For those people who are curious enough to try camel urine for whatever reason but are too disgusted by the idea to drink it pure, a solution might be on the way: there are capsules of PM701, or PMF respectively, but they are not yet available on the market.[10] Another alternative might be camel milk which sounds much more enjoyable and is supposed to be a medicine just as magical as camel urine. It is said to “reduce blood sugar […] solve the problems of autism in children, enhance the immunity of the body…” and many more.[14] Alas, some bad news comes from the World Health Organization (WHO) concerning the use of camel milk and urine: shortly after the Middle East respiratory syndrome coronavirus (MERS-CoV) outbreak in Saudi Arabia in the year 2012 dromedary camels were found to be zoonotic transmitters, meaning that the virus is rapidly transferred from animals to humans – just as we experience right now with the latest outbreak of a coronavirus (COVID-19).[15] As a consequence the WHO advises to avoid contact with camels or consuming raw camel milk and urine.[16] This surely dampens the enthusiasm the utilize camel urine and we might have to wait a few years more for some groundbreaking results in cancer research.

‒ Tatjana Dänzer

References

[1] “Abstracts of Papers Read”. American Journal of Physiology. Legacy Content., 1952, 171, 704–781.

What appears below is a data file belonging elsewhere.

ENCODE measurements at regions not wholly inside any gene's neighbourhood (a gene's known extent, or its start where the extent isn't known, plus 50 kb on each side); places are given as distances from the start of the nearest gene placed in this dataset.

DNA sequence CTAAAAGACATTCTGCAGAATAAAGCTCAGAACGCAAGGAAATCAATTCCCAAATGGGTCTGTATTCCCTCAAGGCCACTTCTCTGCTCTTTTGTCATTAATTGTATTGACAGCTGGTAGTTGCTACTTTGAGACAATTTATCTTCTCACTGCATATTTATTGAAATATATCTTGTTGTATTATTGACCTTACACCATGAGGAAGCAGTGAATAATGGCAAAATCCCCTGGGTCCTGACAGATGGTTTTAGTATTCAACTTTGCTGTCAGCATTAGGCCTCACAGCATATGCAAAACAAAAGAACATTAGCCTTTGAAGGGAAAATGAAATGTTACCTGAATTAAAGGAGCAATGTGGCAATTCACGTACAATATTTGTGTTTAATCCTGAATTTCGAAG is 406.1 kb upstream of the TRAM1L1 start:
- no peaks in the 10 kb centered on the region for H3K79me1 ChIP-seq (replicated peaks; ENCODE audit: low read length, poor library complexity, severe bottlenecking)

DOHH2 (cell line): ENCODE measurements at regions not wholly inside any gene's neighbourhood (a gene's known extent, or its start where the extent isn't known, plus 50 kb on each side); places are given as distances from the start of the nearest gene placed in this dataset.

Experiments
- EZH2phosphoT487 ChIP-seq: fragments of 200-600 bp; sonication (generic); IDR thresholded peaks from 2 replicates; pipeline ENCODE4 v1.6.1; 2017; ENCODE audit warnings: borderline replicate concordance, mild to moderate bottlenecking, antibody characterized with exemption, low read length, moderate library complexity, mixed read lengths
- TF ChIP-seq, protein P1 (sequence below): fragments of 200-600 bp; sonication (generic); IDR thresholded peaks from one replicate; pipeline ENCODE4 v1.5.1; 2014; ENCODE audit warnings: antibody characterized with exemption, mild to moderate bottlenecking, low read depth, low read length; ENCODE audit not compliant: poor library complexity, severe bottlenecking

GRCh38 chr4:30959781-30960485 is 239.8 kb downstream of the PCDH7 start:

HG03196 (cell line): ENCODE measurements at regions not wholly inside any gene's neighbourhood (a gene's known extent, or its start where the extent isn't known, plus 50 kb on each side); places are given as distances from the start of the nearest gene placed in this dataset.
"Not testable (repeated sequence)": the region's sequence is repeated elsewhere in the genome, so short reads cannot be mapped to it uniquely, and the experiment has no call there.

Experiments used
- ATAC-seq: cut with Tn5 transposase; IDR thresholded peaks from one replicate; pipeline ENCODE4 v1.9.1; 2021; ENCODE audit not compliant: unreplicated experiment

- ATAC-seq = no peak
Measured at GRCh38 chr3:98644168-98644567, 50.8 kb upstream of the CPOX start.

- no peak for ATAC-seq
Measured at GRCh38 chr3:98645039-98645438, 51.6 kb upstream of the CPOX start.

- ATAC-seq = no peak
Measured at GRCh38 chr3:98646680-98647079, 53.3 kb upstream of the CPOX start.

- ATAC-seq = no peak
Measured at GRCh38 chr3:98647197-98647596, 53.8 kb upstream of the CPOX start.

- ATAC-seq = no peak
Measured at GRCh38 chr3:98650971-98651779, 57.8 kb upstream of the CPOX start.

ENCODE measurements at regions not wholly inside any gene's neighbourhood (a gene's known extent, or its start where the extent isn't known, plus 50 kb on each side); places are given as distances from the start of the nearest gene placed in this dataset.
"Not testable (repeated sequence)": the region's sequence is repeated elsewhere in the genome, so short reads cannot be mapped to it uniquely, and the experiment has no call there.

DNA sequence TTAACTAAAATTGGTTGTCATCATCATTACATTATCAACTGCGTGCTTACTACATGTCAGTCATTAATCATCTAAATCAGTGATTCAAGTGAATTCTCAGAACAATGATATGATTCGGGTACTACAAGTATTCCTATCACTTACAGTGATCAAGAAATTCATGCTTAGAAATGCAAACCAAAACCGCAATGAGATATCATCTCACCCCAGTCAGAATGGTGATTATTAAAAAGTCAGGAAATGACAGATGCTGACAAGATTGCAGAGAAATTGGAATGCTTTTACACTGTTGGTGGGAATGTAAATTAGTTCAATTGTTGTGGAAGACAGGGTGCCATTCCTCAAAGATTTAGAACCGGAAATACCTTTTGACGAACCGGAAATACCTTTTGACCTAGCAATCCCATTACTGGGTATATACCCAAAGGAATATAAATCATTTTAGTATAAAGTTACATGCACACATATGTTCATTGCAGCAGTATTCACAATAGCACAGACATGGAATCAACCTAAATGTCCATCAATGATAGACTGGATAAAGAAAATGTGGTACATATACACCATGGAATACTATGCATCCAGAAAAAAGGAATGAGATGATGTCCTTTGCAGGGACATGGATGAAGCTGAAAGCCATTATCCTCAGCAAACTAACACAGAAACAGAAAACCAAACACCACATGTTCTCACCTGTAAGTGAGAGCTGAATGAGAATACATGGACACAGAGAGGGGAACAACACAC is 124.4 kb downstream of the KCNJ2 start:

[2] D. Brügger, „Hormone aus Stutenharn“, pharma-kritik, 2019, Nr. 5/6/1997.
[3] Alhaidar, A., Gader, A. G. M. A., Mousa, S. A., The Journal of Alternative and Complementary Medicine, 2011, 17, 803‒808.
[4] https://www.vice.com/en_us/article/4w7gvn/drinking-camel-urine-in-yemen-fob-000300-v20n8.
[5] https://upload.wikimedia.org/wikipedia/commons/4/40/Dromadaire4478.jpg
[6] Al-Attas, A. S., Arab J. Nucl. Sci. Appl., 2009, 42, 59–67.
[7] Khorshid F., International Journal of Pharmacology, 2008, 4, 443‒451
[8] Alhaidar, A. A.; El Gendy, M. A. M.; Korashy, H. M.; El-Kadi, A. O. S., Journal of Ethnopharmacology, 2011, 133, 184–190.
[9] Alghamdi, Z.; Khorshid, F., Journal of Natural Sciences Research, 2012, 2, 9‒16.
[10] Khorshid, F. A., 2009, US 20090297622.
[11] Khorshid, F. A., Alshazly, H., Al Jefery, A., Osman, M. A.-M., Journal of Pharmacology and Toxicology 2010, 5, 91‒97.
[12] Hamers-Casterman, C.; Atarhouch, T.; Muyldermans, S.; Robinson, G., Hammers, C.; Songa, E. B.; Bendahman, N. and Hammers, R., Nature, 1993, 363, 446‒448.
[13] Mostafa, M. S.; Dwedar, R. A., British Journal of Pharmaceutical Research, 2016, 13, 1‒6.
[14] Hammam, A. R. A., Emirates Journal of Food and Agriculture, 2019, 31, 148‒152.
[15] https://www.eurosurveillance.org/content/10.2807/1560-7917.ES2014.19.16.20781.
[16] https://www.who.int/csr/don/08-january-2020-mers-uae/en/.